Which ear is the gay ear? A lot of questions have been asked about the origin of this significant practice. Why is it called the gay ear? What is its history? who were those that pierced their ears first, how to pierce your ear currently and how to take care of it after piercing?
Because homosexuals pierce their right ear more frequently than their left, when a heterosexual gets their right ear pierced, he is getting the gay ear pierced.
Brief History of the Gay Ear
The twentieth century was an era that brought about fear and confusion.
The whole idea of earrings being an exclusive reserve of females was soon swept under the carpet and men took up the fashion.
It is, therefore, possible that many felt men who wore them were trying to copy women and become more female.
The ear most homosexuals get pierced more often than not is the left ear, hence its reputation as the Gay ear.
It, therefore, suffices to say that when someone who is a heterosexual is piercing their left ear, it simply means that they are getting their gay ear pierced.
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Which Ear is Gay Ear?
After learning why an ear is labeled gay, you may be wondering which of the ears is labeled gay.
Traditionally, a right-side piercing is identified as the gay ear. It is part of the LGBT “culture and code” used to secretly identify oneself in the community.
The left side is widely accepted as heterosexual or straight, while dual piercings indicate homosexuality or other varied expressions of sexuality.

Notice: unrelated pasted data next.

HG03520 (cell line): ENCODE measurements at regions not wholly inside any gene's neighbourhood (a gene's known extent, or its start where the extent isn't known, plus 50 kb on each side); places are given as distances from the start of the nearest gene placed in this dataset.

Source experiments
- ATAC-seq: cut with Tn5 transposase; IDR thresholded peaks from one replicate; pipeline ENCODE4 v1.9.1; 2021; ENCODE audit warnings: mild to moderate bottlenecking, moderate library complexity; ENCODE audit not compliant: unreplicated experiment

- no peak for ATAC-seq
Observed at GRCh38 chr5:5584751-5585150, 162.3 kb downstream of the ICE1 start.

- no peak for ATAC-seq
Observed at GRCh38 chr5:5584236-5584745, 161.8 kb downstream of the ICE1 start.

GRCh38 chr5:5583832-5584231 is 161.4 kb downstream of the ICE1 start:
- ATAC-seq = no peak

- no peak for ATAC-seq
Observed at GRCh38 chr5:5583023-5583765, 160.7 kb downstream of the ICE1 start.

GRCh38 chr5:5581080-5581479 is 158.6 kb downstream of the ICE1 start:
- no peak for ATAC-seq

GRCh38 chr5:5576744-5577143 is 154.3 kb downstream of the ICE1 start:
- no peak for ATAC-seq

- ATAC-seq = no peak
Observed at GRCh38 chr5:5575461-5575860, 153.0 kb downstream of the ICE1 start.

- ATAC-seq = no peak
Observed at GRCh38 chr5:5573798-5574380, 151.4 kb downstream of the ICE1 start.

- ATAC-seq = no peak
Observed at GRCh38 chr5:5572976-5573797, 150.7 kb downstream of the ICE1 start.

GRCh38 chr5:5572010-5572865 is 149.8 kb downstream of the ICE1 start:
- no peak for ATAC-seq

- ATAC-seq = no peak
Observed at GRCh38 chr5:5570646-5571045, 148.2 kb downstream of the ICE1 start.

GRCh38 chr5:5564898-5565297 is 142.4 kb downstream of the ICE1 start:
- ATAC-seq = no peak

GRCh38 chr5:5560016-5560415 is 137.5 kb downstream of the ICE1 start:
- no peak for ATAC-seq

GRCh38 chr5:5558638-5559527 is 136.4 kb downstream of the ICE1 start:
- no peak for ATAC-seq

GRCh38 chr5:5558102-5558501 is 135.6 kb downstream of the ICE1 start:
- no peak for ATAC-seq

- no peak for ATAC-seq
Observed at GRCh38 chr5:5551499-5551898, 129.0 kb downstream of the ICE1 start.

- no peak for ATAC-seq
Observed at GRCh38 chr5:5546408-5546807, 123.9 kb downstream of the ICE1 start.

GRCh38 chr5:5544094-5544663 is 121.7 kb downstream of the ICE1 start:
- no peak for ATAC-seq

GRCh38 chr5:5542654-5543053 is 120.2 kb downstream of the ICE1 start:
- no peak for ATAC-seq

Even with changing times and advancements, many people still associate piercing a part of a person’s body with sexual connotations.
For one to better appreciate the idea of piercings and what they stand for, it is imperative that we take a look at the America of the ’70s and ’80s.
The Culture of Gay Ring Practice
During this time, it was not cool to be identified as LGBTQIA publicly.
During this period, there was no real social or legal cover for individuals who fell under the gay ear category.
A lot of people lived in fear for their families, jobs, properties, and even their own lives.
It isn’t uncommon to find people being physically attacked the moment they were discovered to be gay.
The need for some sort of secrecy led to innovations in regard to their lifestyles.
Usually, people who belong to this category will come together in secret bars and local parks in the dark hours of the night.
They often use subtle means to let people know they were gay.
Really quick, the gay ear phrase spread like wildfire through America at a time when piercing was just beginning to gain ground.
Piercing of the body was for a long time not what was generally accepted by all, it was mostly seen on rock stars.
How to Clean Pierced Ears
Usually, the greatest concern after the piercing is carried out deals with what happens immediately after it is done.
This is the most important aspect of the after-care process.
A piercing will be difficult to be infected if it has enough time to properly heal.
Even at that, piercing is a-holes in your body, which means, it can develop fungal and bacterial growths therefore you need to keep them clean always.
How to Keep Your Piercing Open
One challenge with leaving piercings for periods without an earring is that they can heal pretty quickly.
Piercings under a year old are expected to be filled at all times. If they are left open, they would close up quickly.